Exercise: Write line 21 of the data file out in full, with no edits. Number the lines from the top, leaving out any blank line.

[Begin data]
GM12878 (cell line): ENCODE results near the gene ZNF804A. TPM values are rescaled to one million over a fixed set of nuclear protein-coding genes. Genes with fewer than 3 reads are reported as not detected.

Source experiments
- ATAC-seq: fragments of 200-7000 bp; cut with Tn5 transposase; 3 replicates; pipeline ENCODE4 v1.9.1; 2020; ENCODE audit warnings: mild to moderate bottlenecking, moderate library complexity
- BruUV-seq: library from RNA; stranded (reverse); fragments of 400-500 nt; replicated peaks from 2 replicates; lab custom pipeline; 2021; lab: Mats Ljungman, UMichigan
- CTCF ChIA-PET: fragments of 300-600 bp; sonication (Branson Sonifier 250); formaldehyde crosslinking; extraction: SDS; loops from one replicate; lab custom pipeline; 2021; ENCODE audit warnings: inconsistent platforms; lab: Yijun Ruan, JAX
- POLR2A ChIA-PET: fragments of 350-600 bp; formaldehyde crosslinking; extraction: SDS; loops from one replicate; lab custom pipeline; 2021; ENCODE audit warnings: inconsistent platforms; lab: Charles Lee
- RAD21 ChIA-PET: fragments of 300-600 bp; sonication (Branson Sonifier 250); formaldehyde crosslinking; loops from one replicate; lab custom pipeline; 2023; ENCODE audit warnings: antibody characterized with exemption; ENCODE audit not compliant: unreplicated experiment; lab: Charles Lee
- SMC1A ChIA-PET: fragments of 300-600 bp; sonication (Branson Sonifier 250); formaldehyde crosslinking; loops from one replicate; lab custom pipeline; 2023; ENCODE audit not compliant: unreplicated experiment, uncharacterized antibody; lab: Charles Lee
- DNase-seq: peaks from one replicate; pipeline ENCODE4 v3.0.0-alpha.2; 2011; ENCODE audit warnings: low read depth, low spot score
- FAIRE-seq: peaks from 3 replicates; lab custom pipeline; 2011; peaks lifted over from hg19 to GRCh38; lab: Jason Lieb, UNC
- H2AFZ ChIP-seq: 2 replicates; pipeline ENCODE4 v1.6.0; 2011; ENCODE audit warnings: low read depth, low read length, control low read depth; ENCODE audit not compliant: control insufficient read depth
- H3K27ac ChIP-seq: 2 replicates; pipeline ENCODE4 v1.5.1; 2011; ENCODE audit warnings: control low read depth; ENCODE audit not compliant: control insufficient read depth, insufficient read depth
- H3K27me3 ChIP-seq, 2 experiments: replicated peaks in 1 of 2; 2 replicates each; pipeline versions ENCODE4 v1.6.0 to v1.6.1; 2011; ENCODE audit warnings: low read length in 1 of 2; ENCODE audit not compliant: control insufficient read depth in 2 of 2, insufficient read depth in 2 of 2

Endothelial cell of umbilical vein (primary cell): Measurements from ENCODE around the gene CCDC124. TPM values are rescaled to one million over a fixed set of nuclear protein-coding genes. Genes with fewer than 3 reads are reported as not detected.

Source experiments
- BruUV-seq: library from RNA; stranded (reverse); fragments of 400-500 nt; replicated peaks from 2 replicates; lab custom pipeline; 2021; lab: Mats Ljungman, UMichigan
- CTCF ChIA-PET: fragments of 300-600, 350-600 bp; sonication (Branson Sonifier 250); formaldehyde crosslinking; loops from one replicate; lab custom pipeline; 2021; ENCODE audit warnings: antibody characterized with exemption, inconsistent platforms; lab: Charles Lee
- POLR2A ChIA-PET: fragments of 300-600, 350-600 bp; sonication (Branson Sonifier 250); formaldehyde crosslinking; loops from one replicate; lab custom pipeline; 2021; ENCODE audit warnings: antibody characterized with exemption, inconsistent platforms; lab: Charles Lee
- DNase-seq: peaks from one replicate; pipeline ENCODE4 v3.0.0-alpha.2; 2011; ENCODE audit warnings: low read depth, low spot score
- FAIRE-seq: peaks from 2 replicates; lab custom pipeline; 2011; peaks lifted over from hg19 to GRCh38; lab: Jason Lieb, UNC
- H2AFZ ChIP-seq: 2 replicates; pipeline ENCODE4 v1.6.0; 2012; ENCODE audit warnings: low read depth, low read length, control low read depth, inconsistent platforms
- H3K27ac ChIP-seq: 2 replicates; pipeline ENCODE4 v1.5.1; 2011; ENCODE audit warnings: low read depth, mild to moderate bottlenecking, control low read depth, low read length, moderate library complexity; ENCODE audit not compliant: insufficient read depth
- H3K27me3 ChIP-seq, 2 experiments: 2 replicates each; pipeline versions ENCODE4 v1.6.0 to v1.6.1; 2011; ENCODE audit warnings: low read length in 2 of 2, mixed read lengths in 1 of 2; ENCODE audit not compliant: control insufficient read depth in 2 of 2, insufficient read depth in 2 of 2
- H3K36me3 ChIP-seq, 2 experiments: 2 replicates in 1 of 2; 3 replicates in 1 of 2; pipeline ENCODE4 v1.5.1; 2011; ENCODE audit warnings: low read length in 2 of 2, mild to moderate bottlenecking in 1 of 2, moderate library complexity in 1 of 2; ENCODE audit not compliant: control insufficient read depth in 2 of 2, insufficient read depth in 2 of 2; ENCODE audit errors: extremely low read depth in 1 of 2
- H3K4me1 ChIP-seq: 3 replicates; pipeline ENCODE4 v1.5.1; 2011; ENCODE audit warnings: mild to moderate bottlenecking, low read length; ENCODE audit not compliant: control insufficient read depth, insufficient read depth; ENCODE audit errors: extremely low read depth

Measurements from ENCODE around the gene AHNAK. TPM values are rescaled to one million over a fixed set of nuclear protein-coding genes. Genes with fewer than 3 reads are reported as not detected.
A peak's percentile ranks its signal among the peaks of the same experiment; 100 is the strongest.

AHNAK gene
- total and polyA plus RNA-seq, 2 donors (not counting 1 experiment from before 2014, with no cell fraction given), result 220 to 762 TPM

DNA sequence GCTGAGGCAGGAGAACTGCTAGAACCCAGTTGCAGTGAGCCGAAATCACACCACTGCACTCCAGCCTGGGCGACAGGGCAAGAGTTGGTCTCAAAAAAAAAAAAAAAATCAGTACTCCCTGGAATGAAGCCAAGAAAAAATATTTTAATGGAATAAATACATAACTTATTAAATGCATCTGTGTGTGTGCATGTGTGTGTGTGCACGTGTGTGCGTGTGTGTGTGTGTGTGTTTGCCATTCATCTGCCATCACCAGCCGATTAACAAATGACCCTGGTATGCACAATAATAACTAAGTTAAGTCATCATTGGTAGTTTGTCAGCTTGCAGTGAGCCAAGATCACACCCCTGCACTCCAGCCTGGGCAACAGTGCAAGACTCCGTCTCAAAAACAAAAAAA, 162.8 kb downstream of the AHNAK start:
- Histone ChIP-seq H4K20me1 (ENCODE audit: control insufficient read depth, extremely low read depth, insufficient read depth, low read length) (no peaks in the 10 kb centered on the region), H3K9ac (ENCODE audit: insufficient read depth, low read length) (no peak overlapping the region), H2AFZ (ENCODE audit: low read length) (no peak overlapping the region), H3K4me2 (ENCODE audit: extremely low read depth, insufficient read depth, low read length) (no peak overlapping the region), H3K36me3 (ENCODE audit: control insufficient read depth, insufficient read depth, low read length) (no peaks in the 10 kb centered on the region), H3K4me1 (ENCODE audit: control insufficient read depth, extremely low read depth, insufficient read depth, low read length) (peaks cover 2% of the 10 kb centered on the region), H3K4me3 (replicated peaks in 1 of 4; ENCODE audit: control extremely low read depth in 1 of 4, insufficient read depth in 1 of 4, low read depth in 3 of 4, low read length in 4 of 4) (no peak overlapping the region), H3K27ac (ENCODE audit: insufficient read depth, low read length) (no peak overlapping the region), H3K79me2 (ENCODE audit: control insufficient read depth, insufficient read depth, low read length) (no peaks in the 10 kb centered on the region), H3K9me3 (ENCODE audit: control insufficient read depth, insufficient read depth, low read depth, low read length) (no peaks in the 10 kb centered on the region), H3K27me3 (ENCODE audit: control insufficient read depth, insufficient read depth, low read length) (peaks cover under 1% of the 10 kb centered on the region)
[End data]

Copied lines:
- H2AFZ ChIP-seq: 2 replicates; pipeline ENCODE4 v1.6.0; 2012; ENCODE audit warnings: low read depth, low read length, control low read depth, inconsistent platforms